Asthma in pregnancy
© Novamedia srl 2010
Received: 22 July 2010
Accepted: 25 July 2010
Published: 31 August 2010
Asma in gravidanza
In their paper entitled 'Asthma in pregnancy- from immunology to clinical management' Lilia Tamási et al.  (pag. 259-263) discuss the effect of asthma on pregnancy and vice versa. As it is generally accepted, asthma improves during pregnancy in about one-third, remains the same in another one-third, and worsens in one-third of pregnant women. Asthma morbidity during pregnancy and obesity is associated with an increased risk of asthma exacerbations during pregnancy. Preeclampsia, gestational diabetes, intrauterine fetal retardation and fetal death are some of the adverse perinatal outcomes associated with the above condition. The immunological changes in asthmatic pregnancy are not well established. Pregnancy-induced attenuation of allergic responses is possible. Pregnant women with well controlled and adequately treated asthma do not develop maternal or fetal complications.
The onset of asthma is most common in the first year of life, when it is difficult to distinguish it from other wheezing syndromes. Although in many children wheezing is transient, those who wheeze in the first 3 years of life have an increased risk of asthma at the age of 5 to 7 years. The high incidence of asthma in early life has focused attention on environmental factors such as allergen exposure and infections that occur before and soon after birth as potential causes. It is also possible that factors that interfere with normal pregnancy create an intrauterine cytokine environment favoring the development of allergy in those with a genetic predisposition.
The prevalence of asthma among pregnant females is also increasing. Recent estimates in the USA suggest that 3.7-8.4% of pregnant females had asthma in 1997-2001, an increase from 3.2% in 1988-1994. In addition to genetic influences, intrauterine and labor conditions are determinants of asthma. Exposure to both upper and lower respiratory tract infections increases the risk. There is a strong effect of family history of asthma and allergic disorders on asthma risk. Childhood asthma is more strongly associated with asthma in siblings than in mothers, presumably because siblings could have inherited an asthmatic predisposition from the father as well as the mother. Low gestational age is an additional risk factor for asthma, independent of birth weight. Since maternal smoking is associated with an increased risk of both low birth weight and premature birth, maternal smoking may underlie the association found between these factors and asthma.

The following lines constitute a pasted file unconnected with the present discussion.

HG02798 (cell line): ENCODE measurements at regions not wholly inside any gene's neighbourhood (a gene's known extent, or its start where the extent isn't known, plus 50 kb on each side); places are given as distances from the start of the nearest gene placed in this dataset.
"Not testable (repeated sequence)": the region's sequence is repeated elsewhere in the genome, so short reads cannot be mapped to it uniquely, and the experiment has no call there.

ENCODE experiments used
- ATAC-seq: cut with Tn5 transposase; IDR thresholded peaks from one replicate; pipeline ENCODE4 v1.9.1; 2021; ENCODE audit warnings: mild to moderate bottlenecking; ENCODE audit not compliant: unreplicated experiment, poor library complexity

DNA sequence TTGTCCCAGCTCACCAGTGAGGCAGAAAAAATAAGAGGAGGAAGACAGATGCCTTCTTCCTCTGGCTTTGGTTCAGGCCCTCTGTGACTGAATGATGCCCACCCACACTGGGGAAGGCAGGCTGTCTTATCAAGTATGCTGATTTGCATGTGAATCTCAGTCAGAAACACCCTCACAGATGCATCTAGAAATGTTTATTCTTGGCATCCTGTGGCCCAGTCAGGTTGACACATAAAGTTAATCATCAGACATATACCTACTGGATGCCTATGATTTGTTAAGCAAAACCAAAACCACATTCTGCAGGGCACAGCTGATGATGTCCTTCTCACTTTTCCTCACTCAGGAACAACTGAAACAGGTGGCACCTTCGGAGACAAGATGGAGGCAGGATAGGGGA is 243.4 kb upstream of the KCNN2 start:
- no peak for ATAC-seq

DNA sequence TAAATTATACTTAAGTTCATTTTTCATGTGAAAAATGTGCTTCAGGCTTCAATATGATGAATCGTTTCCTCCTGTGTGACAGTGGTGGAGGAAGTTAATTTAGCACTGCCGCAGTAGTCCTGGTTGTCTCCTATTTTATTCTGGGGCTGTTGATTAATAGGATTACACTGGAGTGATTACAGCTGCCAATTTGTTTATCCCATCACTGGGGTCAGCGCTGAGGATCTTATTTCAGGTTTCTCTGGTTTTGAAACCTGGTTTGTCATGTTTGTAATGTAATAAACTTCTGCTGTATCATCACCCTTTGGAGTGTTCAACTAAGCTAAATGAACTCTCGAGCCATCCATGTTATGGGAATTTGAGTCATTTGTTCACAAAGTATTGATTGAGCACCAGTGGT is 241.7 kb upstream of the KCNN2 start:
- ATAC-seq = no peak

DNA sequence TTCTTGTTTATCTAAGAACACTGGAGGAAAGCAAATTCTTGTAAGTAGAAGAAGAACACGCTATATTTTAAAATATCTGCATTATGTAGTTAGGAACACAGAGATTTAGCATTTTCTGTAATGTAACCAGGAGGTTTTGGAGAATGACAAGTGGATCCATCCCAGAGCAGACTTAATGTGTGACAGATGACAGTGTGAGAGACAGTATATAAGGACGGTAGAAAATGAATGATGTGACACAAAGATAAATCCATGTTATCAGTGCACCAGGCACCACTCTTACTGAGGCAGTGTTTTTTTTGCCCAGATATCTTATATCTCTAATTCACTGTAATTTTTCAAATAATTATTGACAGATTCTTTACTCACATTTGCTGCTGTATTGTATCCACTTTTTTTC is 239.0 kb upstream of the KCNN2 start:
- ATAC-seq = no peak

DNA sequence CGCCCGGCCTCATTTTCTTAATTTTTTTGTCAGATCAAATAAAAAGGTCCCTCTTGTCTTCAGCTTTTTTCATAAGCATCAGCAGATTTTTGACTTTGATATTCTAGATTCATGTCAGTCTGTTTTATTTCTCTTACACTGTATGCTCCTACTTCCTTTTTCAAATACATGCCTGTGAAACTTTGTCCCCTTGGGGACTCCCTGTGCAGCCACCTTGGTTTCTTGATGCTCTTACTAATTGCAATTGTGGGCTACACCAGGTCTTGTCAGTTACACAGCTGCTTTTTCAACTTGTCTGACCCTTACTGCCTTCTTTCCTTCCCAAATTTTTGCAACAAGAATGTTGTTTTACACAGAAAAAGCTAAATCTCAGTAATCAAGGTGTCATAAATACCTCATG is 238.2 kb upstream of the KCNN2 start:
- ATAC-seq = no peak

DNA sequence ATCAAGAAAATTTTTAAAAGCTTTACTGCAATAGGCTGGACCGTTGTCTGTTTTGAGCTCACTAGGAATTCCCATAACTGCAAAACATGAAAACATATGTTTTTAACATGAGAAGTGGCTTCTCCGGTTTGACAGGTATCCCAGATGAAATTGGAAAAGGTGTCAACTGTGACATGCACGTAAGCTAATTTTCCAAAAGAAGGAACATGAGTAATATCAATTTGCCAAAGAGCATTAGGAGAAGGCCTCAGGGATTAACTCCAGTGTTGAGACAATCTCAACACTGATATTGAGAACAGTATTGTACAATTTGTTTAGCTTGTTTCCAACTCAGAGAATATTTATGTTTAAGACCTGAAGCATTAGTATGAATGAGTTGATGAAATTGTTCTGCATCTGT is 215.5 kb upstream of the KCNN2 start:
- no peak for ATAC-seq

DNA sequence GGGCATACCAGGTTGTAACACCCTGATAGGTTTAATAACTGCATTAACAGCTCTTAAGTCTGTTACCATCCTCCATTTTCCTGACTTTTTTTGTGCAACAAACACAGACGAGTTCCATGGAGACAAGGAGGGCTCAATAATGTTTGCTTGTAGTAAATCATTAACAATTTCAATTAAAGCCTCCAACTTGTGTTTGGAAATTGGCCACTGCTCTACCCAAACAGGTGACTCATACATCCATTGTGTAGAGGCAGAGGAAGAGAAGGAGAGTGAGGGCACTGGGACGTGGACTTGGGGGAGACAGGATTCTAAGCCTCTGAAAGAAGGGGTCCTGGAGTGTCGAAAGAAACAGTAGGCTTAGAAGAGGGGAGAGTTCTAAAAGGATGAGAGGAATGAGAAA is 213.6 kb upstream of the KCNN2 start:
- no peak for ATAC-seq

Certain conditions during pregnancy and labor further increase the risk of asthma. Maternal age inversely relates to wheezing and lower respiratory illness. This may reflect a greater vulnerability of young mothers and higher exposures in young mothers to risk factors such as smoking. Asthma risk is increased with younger maternal age. Children of younger mothers may be more likely to have upper and lower respiratory infections, accounting for these findings.
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